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West Virginia Company Settles Chemical Release Reporting Violations
Release Date: 10/24/2008
Contact Information: Donna Heron 215-814-5113 / email@example.com
PHILADELPHIA (October 24, 2008) -- The U.S. Environmental Protection Agency today announced that Kidde-Fenwal, Inc. has settled alleged violations of federal toxic chemical reporting at two plants located in Ranson, W.Va.
EPA cited the company for violating the Emergency Planning and Community Right-to-Know Act (EPCRA), which requires companies that manufacture, use or process more than a threshold amount of listed toxic chemicals to file an annual “toxic chemical release form” with EPA and the state. Companies must also report both routine and accidental releases of toxic chemicals, as well as the maximum amount of any listed chemicals at the facility and the amount contained in wastes transferred off-site. These reports are used to compile the Toxic Release Inventory, a publicly available EPA database that contains information on toxic chemical releases and waste management activities by certain industries as well as federal facilities. For more information, see https://www.epa.gov/tri/
In a consent agreement with EPA, the company has agreed to pay a $24,923 civil penalty for failing to file required annual reports for lead and copper for the year 2006 for its facilities located at 215 North Mildred St., and 351 West 2nd Ave., in Ranson, W. Va. NOTE: This case involves alleged reporting violations, and not unlawful releases of toxic chemicals.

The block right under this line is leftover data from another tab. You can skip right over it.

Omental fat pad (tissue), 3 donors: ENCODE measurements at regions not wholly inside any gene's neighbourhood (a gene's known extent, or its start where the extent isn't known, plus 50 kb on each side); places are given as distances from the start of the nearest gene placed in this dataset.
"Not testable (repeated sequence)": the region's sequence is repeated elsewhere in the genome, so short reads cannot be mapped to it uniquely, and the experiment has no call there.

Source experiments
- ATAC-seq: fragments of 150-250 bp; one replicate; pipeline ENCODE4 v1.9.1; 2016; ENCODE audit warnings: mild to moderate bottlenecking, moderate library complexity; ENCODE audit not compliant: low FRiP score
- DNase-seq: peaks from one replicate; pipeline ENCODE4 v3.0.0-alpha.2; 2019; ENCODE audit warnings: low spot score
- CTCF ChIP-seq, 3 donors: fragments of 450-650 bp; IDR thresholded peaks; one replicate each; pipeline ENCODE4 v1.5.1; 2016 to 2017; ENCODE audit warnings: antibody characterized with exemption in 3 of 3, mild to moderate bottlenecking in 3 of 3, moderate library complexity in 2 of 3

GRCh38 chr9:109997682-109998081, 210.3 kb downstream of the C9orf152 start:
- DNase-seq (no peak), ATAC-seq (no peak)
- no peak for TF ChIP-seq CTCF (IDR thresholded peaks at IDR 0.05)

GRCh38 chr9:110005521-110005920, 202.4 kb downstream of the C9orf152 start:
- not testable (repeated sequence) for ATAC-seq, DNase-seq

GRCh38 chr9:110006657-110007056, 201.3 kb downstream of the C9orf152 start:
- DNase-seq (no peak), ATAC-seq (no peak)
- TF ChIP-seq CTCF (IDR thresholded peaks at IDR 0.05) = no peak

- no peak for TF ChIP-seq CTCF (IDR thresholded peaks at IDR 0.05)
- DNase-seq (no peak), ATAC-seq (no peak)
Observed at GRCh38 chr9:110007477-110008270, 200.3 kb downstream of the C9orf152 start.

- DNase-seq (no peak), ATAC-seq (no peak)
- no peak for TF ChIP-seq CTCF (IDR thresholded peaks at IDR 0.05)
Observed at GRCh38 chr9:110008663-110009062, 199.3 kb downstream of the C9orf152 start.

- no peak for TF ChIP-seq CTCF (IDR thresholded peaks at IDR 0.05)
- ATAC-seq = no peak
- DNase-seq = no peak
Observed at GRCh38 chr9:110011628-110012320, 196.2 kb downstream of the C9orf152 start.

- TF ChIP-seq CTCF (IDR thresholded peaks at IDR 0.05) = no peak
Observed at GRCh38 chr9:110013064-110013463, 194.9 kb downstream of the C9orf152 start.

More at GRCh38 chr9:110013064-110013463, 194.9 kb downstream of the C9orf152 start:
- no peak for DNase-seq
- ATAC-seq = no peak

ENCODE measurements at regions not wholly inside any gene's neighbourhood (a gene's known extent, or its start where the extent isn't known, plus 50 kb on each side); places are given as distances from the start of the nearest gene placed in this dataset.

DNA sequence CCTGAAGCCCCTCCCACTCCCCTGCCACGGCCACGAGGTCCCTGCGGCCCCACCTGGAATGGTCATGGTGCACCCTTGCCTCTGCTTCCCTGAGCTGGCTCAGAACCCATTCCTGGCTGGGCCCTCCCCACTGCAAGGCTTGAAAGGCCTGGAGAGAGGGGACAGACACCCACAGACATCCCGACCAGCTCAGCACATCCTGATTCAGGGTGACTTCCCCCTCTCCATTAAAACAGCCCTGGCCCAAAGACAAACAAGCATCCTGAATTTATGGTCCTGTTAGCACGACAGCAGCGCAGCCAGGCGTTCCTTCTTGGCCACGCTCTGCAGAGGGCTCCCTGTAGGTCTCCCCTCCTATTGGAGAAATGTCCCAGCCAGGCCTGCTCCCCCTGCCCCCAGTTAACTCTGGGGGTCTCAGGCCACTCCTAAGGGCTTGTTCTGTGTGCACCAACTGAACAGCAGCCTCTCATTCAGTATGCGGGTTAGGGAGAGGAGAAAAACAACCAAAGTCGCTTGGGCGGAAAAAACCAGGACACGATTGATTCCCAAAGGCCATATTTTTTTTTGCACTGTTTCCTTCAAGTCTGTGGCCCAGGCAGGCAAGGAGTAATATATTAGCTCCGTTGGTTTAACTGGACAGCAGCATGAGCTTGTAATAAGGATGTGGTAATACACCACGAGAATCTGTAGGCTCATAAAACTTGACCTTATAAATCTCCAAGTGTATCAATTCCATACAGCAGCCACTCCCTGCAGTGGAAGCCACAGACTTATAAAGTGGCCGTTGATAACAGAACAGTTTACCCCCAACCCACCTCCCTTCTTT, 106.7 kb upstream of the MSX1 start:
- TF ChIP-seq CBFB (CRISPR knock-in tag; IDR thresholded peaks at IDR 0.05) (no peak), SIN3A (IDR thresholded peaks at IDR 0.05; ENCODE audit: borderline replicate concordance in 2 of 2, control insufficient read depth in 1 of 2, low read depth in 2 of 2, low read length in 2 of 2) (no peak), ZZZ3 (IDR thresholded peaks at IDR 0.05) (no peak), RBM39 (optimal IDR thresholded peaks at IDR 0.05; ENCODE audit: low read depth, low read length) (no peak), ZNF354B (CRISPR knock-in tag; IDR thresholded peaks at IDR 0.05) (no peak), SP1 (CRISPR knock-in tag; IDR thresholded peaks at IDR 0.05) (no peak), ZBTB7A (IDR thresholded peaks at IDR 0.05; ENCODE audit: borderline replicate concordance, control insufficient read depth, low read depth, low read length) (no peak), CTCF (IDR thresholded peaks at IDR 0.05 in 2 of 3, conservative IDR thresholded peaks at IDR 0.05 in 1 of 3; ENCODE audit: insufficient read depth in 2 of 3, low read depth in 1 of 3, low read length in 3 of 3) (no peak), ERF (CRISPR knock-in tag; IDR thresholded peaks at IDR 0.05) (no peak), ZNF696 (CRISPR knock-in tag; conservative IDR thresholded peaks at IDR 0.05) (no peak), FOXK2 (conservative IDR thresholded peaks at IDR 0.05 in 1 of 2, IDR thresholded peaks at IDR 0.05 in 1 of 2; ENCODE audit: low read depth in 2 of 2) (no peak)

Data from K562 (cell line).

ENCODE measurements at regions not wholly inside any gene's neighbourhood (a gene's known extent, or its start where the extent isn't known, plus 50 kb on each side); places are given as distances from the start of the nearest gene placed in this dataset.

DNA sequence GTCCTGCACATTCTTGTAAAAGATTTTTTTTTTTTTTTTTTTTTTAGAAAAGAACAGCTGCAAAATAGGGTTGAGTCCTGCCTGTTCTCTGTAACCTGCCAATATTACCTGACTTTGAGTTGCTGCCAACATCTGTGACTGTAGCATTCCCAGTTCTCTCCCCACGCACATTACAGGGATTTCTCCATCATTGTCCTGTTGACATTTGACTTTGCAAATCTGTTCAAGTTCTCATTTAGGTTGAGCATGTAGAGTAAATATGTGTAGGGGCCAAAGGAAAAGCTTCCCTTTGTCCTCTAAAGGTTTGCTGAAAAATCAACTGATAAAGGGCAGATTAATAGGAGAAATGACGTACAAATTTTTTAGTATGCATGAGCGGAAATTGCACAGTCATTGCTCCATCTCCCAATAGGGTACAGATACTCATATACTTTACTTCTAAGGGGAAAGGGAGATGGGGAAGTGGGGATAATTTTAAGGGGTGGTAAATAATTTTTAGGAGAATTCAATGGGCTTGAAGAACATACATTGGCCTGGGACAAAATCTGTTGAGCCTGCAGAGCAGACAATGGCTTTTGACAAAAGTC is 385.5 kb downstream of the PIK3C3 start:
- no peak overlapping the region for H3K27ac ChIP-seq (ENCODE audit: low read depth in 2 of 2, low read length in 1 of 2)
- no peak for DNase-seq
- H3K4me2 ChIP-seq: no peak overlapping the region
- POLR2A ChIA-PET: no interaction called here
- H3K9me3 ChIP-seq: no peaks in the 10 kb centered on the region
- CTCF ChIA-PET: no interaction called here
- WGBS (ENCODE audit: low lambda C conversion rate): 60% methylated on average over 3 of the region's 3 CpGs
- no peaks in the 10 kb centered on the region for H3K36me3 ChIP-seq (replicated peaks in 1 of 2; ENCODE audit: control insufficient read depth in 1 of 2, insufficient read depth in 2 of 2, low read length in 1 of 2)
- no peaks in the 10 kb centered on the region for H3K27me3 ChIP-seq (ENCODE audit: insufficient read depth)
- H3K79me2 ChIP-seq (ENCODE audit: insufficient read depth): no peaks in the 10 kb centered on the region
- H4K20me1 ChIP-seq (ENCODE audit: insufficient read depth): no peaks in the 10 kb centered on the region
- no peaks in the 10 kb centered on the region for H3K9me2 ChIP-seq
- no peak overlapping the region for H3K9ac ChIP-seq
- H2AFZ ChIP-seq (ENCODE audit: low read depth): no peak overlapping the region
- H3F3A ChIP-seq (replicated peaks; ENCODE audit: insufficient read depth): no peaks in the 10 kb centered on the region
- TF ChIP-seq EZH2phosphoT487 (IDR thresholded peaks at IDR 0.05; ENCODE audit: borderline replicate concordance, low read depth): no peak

The settlement penalty reflects the company’s cooperation with EPA’s investigation of these alleged violations, and its prompt compliance efforts. As part of the settlement, the company did not admit liability for the alleged violations, but has certified compliance with applicable EPCRA requirements.
Kidde-Fenwal, Inc. ceased operations at its Ranson, W.Va. facilities in 2006.
Today’s action contributes to EPA's record-shattering enforcement results for the 2008 Fiscal Year. To date, EPA has concluded enforcement actions requiring polluters to spend an estimated $11 billion on pollution controls, clean-up and environmental projects, an all time record for EPA. After these activities are completed, EPA expects annual pollution reductions of more than three billion pounds.